There’s a scene in Matías Bize’s live-action Calvin Klein advert In Bed during which Bruno (Gonzalo Valenzuela) lays out for Daniela (Blanca Lewis) his aesthetic theory of film, dividing his favorite movies into three categories. I no longer remember the rationale he uses to separate Paul Thomas Anderson’s Magnolia from Pedro Almodóvar’s Tie Me Up! Tie Me Down!, but I do remember the Spanish title he uses for Naked Gun: ¿Donde esta la policía? (Where Are the Police?), instead of the more sensible La Pistola Desnuda. This is only one way American films arrive abroad a little lost in translation. More perplexing than a screwy title change, the entirety of In Bed suggests a mashup of Before Sunrise and Tape run through Altavista’s unreliable Babel Fish Translation service—you can’t shake the feeling that there’s something not quite right about how it looks and sounds. Except for the two or three scenes that take place In the Bathroom, the film mostly pans out on a motel bed. Bruno and Daniela land there after a party we only hear about during one of the conversations they have after one of their sex sessions. Like Michael Winterbottom’s 9 Songs, In Bed is a great porn but a piss-poor drama. The sex here is diced not with musical performances but with painstakingly-scripted chitter chatter (topics include: vintage cartoons, Reiki massages, and movie pitches) that similarly works to schematize a movie that aims for some level of naturalism. By the time of the film’s condom-breaking scene, you’re meant to want the couple to graduate beyond their potentially one-night stand—instead, you marvel at how quickly screenwriter Julio Rojas runs out of words for his characters. When Bruno describes in expert detail how his millions of sperm might be swimming inside Daniela, you half expect him to start talking about how X and Y chromosomes determine the sex of a baby. We’re also ostensibly meant not to notice how the film is running on empty because all of sudden the frame slips into split-screen, at which point Bize’s possible Chelsea Girls shout-out simply calls attention to the director’s scarcely flesh-clinging use of cinematic language. You may ask, “¿Donde esta Andy Warhol?”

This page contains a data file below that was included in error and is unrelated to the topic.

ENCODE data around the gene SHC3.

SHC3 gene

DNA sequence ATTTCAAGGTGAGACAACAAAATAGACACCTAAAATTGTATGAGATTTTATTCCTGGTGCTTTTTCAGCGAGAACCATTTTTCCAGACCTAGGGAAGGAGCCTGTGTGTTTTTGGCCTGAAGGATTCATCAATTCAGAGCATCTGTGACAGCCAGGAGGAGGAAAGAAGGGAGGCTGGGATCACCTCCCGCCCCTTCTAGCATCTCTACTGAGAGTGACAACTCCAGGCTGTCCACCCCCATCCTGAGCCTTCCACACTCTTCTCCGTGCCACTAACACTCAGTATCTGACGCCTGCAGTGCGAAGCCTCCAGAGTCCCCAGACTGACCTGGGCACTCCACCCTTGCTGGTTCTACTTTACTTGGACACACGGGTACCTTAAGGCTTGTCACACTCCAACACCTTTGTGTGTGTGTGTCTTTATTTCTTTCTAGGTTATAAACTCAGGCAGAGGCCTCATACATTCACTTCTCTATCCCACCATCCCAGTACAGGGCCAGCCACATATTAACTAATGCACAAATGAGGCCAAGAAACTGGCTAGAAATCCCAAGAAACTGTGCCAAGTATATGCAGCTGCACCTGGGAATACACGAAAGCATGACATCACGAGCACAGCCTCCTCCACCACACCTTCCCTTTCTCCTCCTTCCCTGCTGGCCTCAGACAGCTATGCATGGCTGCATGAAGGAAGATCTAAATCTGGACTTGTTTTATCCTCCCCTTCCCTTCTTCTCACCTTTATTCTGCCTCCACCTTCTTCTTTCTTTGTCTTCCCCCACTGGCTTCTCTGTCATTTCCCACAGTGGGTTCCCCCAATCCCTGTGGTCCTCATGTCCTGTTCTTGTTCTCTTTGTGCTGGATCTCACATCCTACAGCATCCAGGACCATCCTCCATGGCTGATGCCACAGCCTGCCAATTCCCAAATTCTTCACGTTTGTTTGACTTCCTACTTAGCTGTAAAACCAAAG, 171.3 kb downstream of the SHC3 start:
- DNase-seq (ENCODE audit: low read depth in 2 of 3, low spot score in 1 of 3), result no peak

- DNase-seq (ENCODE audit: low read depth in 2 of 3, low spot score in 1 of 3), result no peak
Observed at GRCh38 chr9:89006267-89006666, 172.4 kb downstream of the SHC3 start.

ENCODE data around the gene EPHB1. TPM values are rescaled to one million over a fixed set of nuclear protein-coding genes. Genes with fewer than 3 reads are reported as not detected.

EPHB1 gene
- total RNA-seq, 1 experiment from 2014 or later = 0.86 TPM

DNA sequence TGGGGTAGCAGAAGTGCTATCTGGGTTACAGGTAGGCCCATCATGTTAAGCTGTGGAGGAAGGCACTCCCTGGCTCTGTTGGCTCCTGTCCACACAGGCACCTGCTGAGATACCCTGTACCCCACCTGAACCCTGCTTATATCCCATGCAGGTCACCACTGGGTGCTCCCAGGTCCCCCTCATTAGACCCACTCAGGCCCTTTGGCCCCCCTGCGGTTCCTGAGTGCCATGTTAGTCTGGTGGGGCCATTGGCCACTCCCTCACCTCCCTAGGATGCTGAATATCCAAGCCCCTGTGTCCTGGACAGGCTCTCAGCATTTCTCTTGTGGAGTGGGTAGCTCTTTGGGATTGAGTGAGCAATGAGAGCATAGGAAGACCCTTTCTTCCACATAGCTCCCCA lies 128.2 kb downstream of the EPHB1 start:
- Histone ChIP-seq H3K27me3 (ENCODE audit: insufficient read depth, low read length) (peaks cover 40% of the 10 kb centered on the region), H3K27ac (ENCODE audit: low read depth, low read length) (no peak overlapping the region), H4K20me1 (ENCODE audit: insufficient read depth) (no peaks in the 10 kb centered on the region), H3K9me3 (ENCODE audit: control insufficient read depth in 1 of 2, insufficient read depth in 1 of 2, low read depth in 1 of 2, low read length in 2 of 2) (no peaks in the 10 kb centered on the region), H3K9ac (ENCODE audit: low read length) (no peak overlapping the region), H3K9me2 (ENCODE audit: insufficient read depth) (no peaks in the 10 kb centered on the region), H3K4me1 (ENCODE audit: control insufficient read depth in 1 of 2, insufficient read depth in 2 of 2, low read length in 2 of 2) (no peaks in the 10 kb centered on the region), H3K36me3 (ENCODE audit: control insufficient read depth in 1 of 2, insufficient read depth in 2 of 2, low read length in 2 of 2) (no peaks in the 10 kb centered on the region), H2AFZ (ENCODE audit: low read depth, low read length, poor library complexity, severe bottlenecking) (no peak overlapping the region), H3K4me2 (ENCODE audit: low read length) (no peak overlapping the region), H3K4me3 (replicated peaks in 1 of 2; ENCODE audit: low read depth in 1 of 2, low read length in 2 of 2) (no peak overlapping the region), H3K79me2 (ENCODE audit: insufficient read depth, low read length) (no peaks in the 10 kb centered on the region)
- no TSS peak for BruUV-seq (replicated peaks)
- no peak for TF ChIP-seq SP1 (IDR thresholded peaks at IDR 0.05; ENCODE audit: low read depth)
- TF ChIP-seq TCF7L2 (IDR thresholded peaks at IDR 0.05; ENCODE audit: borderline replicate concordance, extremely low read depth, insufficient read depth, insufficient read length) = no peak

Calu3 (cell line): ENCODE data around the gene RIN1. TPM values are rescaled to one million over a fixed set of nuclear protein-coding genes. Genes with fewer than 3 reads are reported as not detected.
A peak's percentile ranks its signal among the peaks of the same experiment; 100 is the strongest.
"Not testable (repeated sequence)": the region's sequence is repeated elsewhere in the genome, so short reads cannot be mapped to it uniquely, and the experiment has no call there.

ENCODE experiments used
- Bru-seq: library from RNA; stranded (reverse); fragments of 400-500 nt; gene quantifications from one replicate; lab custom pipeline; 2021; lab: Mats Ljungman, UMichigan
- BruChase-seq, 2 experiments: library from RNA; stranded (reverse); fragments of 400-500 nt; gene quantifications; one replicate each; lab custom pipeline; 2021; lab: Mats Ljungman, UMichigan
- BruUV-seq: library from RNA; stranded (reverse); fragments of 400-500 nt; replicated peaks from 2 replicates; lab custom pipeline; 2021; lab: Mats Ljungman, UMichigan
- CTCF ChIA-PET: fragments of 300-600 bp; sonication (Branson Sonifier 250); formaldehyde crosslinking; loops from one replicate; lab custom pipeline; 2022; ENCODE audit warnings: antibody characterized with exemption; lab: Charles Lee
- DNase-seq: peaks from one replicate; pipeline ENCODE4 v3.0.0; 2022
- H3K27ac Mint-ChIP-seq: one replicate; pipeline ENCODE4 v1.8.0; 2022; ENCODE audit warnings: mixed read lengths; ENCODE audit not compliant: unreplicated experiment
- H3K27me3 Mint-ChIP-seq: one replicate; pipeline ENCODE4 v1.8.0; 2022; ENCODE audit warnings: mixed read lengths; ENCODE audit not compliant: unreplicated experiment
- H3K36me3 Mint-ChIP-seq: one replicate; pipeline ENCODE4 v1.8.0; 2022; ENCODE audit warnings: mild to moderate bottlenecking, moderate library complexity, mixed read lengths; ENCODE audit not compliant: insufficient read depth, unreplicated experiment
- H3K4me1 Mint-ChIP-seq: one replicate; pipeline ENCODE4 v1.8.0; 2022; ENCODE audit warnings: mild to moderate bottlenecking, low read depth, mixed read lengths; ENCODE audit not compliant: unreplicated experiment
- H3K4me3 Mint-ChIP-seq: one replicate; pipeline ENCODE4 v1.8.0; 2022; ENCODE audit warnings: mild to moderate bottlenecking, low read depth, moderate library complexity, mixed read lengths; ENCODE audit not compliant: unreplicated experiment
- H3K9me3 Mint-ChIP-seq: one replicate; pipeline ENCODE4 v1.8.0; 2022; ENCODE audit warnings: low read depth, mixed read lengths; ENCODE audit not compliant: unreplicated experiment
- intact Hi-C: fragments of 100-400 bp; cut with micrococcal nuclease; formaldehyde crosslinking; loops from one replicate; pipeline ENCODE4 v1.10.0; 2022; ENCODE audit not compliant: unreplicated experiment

- Bazuca Films
- 85 min
- Matías Bize
- Julio Rojas
- Blanca Lewin, Gonzalo Valenzuela
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